The landscape applies the ecological relationships of a natural forest but uses, in this case, mainly edible species for food production. The ecological properties of different types of plants, shrubs and trees are combined in a smart way to create a stable and resilient ecosystem. Besides providing an abundance of food, the food forest also provides different ecological services such as habitat for insects and animals, mitigation of climate change and a pleasant environment for locals to relax.
As a former pasture area, Rijnvliet is regenerated and now the green outdoor space, natural waterways and food production connect people with each other and with nature. This connection is further strengthened because local residents and members of the Metaalkathedraal (ecological and cultural centre) were heavily involved as initiators in the realisation of the forest and also the new neighbourhood. The plan for the layout of the edible residential area was further developed by Food Forestry Development, Felixx Landscape Architects & Planners and De Zwarte Hond.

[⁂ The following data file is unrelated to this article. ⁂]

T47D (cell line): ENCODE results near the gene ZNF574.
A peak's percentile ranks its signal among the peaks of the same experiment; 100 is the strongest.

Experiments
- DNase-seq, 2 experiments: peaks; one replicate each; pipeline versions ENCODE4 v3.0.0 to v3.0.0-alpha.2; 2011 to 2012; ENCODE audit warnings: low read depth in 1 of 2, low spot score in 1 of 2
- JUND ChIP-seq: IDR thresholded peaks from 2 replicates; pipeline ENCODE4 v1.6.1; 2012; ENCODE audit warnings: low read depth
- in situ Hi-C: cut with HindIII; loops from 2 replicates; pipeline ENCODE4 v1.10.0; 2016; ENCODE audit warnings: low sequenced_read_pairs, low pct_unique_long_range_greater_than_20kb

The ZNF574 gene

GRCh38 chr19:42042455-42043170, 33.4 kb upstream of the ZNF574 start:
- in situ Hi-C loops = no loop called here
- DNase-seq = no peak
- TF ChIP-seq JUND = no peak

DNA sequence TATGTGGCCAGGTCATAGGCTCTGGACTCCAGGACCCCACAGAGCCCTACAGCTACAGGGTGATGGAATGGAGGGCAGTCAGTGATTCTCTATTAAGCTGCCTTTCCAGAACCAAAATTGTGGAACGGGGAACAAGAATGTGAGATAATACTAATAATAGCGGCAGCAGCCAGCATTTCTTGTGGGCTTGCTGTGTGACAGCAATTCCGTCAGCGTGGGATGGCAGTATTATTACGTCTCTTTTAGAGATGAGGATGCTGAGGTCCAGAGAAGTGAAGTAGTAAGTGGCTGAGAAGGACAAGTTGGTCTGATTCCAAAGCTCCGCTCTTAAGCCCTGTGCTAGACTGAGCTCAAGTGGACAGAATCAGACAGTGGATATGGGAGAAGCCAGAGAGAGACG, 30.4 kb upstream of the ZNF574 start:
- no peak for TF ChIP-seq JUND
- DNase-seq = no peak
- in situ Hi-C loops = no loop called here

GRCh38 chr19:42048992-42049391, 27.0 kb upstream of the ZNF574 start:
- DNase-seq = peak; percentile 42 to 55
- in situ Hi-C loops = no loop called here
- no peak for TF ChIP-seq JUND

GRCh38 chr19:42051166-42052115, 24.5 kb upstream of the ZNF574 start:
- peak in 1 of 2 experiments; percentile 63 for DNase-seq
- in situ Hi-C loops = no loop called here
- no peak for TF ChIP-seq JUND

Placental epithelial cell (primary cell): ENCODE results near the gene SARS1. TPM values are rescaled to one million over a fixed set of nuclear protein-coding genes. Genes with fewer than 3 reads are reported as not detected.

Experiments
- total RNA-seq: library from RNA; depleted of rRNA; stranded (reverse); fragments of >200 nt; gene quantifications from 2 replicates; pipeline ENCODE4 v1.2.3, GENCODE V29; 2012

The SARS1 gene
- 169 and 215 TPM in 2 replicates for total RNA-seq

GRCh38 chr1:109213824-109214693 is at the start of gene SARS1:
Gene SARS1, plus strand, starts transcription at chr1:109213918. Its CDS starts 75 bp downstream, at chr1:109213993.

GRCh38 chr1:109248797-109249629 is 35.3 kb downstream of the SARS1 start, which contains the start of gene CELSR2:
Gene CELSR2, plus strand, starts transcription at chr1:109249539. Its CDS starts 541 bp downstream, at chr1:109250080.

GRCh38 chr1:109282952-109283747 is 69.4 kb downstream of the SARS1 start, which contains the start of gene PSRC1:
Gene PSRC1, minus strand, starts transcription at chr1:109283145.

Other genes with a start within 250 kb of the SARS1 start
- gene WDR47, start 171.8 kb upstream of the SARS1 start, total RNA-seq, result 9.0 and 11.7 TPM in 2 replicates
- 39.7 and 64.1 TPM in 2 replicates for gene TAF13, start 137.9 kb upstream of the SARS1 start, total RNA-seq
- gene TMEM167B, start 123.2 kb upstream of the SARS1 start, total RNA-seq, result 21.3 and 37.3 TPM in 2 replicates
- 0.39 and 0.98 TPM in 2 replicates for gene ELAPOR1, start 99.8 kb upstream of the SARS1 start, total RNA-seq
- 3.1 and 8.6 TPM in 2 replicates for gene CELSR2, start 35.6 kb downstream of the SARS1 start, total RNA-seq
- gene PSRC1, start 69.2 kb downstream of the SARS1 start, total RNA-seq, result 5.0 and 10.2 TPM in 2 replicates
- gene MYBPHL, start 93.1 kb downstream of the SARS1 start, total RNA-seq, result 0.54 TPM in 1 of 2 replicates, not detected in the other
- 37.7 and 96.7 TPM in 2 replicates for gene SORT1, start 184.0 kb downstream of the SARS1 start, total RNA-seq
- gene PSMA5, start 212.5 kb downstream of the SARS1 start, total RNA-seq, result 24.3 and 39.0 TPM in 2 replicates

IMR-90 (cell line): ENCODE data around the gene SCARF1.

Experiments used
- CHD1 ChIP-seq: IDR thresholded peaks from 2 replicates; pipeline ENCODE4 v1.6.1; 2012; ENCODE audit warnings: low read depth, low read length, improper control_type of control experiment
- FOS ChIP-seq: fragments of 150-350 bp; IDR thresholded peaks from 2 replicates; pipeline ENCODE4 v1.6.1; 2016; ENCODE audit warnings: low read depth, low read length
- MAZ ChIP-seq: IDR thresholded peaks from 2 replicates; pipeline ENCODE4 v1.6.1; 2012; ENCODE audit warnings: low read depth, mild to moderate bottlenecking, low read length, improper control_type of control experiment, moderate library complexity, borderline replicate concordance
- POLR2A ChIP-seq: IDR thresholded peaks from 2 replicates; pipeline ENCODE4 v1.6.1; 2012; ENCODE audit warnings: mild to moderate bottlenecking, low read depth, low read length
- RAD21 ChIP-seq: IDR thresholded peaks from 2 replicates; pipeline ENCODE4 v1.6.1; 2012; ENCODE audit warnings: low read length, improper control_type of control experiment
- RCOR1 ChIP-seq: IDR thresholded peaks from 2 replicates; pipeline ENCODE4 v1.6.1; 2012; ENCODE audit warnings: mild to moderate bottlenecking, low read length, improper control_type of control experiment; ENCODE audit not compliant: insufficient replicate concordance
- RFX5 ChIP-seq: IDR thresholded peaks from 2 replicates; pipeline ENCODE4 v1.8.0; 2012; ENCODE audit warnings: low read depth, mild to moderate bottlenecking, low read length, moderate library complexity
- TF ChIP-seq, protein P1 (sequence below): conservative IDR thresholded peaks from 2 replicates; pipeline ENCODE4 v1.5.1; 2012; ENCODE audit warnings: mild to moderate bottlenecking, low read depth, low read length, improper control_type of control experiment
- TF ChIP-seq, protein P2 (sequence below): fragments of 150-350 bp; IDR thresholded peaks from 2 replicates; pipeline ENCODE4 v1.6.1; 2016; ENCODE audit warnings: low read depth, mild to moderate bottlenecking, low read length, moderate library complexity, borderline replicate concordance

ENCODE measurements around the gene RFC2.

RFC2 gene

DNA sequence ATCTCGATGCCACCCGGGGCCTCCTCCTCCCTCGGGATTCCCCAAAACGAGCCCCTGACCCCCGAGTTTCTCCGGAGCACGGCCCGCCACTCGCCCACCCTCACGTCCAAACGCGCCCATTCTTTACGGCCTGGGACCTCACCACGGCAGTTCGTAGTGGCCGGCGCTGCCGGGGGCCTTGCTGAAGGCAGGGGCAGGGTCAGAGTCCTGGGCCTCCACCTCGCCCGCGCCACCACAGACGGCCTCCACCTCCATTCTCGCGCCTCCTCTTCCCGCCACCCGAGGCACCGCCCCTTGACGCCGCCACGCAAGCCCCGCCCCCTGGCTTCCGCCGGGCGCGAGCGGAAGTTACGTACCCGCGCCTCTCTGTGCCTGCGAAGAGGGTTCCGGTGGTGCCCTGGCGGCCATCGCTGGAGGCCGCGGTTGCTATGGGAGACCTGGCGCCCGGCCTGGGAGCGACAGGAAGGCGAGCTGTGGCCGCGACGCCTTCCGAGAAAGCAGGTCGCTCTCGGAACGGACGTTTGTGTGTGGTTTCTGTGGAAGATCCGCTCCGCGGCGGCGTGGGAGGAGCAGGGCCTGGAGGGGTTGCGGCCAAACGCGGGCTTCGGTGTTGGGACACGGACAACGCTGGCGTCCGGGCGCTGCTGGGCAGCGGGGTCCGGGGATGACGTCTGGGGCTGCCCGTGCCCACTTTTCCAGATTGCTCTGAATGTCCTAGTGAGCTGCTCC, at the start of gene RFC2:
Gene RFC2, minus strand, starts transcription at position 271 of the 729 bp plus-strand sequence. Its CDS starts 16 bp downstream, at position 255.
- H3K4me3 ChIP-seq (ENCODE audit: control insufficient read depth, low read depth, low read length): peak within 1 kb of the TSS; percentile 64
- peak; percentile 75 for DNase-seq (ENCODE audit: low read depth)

A recent article in the NRC newspaper, featuring several of the involved parties, shows that there is definitely success despite the slow and long process. For instance, Sarah Lisa Lugthart of Metaalkathedraal says: “This edible neighbourhood shows that it is really possible to cohabitate and interacting with nature in a different way.”
Ruben Jonker, project manager at the Municipality of Utrecht, also states in an interview that the Rijnvliet concept strengthens social cohesion and Wageningen University is currently researching this further. Under the name CULTiVATE, the research can be followed online and also highlights similar initiatives in other European cities. We look forward to the findings and see what we can learn from them for similar future projects.